Monday, January 26, 2009

The World Is Not All About Youth

"In dog years, I'm dead."
I am having a little difficulty with my place in this world these past few days. It’s an inner issue about purpose and value. It may be a classic and predictable concern for retirees, but this time it’s mine. It’s not merely an intellectual question. It’s emotional. It grabs one in the gut. Christine feels it too - for herself. The issue is intensified by the downturn in respect from younger people towards those with age.

When I was a young person I respected my elders. That was attributable to my upbringing as well as my own intuitive conclusion that insight and experience lived in older people and warranted deference. Vintage people with creativity and knowledge still exist today but they can be overlooked. Everyone loses when this happens.

I observe that in this internet era, youthful, innovative and technologically savvy geniuses are celebrated. Yet there are others beside the young intellects and artists who are making contributions. To encourage myself today I am reciting the stories of a few people who have done some pretty remarkable things in their senior years or in spite of their senior years. I had just finished college when Konrad Adenauer became Chancellor of West Germany at the age of 73 and left at age 83. In February 2007 Olive Riley at age 107 became the world’s oldest blogger with The Life of Riley, making her final post on 26 June 2008 from a nursing home in Woy Woy, New South Wales and dying at the age of 108. At the age of 96, Harry Bernstein published his first book in 2007, entitled The Invisible Wall, dealing with his abusive, alcoholic father. In 2008 he published his second book, The Dream, which centers on his family’s move to the United States when he was twelve. Mae Laborde, 98, standing 4 feet 10 inches with snow-white hair, rosy-red cheeks and a peaches-and-cream smile is only five years into her acting career and she has become TV’s ubiquitous grandma. When asked for secrets to living a long life, she advises to never retire. Peter Oakley, born August 20 1927 named himself geriatric 1927 on his YouTube videos which are called ‘Telling it All.’ He began the videos in 2006 and within two years he has over 60,000 subscribers to his stories and anecdotes. You must take a peek at his initial attempt. That first one has had 2,802,471 hits. They became increasingly better and funnier.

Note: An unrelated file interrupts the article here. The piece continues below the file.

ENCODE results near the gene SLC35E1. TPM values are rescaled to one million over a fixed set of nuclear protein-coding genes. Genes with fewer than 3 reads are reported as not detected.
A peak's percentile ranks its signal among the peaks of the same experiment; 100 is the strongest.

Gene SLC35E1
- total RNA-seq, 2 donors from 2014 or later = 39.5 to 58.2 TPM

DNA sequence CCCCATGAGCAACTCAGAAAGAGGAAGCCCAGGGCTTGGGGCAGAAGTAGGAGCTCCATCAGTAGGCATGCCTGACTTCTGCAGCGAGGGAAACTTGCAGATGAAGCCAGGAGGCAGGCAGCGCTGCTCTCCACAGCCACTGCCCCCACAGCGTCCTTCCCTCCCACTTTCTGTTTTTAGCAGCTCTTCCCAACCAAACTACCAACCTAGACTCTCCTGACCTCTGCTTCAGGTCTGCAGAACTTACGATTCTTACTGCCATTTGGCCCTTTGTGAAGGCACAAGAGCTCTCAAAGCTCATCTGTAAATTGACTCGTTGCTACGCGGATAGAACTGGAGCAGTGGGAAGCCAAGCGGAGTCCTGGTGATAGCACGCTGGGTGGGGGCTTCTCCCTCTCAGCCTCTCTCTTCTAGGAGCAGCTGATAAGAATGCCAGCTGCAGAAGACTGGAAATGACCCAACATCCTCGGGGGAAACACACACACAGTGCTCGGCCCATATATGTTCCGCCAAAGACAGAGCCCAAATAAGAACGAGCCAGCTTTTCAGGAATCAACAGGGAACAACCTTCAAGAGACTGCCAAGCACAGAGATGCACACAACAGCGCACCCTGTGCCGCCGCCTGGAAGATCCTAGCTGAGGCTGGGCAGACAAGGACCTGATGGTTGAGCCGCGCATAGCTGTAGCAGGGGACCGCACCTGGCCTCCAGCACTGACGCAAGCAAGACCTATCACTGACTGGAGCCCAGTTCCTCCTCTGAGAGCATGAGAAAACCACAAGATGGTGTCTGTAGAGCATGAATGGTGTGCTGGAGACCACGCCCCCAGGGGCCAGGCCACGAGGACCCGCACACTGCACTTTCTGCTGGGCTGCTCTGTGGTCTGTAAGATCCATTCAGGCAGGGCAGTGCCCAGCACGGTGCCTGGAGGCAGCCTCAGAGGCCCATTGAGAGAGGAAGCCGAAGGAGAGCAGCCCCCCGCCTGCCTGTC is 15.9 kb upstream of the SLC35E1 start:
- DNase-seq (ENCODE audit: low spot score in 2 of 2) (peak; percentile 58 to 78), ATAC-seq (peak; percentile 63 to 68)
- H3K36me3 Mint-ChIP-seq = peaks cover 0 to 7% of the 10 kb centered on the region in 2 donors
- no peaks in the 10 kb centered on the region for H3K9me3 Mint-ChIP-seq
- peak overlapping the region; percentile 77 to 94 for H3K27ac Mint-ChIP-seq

Harland David Sanders, better known as Colonel Sanders perfected a way of cooking chicken that made his restaurant highly popular. With $105.00 from his first Social Security check at age 65, Sanders funded visits to potential franchisees and thus emerged the Kentucky Fried Chicken restaurants empire. He died at age 90 and was still a spokesperson for the product of The Colonel's secret flavor recipe of 11 herbs and spices that creates the famous "finger lickin' good" chicken.

So what have I learned? Not sure! But I believe I must work against my predisposition, impatience. I won’t market chicken or jump into politics but the years ahead can be constructive, creative and of value and achievement. What I require is – vision. That’s another blog.

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